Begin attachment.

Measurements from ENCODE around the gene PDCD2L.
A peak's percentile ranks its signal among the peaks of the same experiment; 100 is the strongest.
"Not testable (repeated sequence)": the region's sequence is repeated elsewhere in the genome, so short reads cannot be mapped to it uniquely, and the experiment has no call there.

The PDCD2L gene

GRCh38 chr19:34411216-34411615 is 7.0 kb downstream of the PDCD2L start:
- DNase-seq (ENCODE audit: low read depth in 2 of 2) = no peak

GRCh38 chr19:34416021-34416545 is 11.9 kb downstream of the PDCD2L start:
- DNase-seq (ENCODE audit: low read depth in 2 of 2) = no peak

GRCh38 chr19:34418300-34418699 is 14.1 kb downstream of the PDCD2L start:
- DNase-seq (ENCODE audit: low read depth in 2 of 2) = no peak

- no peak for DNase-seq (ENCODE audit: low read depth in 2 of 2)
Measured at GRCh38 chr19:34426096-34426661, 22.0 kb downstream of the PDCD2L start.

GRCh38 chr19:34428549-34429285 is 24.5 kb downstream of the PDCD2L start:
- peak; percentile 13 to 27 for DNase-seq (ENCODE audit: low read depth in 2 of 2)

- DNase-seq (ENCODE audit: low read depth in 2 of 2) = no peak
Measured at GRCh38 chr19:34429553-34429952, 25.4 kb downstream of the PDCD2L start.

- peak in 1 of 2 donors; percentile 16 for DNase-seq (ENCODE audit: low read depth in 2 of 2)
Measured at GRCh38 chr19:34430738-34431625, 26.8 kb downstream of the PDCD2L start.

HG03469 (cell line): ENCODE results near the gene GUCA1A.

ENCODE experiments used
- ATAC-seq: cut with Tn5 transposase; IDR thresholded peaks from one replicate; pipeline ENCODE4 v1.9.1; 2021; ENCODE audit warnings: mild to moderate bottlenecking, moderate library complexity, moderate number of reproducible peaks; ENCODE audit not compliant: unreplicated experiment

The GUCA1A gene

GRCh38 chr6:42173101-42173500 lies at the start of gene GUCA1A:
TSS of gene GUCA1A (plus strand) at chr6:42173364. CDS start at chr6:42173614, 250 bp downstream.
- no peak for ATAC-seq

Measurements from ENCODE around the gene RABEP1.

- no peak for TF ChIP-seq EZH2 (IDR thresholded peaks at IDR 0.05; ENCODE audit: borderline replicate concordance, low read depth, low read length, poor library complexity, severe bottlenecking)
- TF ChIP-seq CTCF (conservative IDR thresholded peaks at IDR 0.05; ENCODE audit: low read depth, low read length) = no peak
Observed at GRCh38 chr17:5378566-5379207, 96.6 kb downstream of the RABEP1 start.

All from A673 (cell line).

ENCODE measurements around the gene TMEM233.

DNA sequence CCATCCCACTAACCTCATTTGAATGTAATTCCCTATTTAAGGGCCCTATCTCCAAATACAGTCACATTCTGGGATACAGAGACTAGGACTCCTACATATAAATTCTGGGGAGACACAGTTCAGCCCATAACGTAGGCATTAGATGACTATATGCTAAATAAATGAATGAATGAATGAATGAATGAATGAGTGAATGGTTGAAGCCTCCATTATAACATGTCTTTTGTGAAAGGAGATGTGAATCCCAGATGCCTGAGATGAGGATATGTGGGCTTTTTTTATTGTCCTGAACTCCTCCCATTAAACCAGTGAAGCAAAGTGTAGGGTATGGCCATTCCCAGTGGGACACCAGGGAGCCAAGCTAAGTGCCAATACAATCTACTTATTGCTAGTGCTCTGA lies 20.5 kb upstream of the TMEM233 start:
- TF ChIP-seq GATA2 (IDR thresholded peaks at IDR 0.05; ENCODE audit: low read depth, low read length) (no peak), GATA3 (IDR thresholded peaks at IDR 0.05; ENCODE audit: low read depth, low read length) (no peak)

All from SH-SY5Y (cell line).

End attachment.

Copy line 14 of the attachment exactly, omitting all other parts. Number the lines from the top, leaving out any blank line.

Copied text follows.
- peak; percentile 13 to 27 for DNase-seq (ENCODE audit: low read depth in 2 of 2)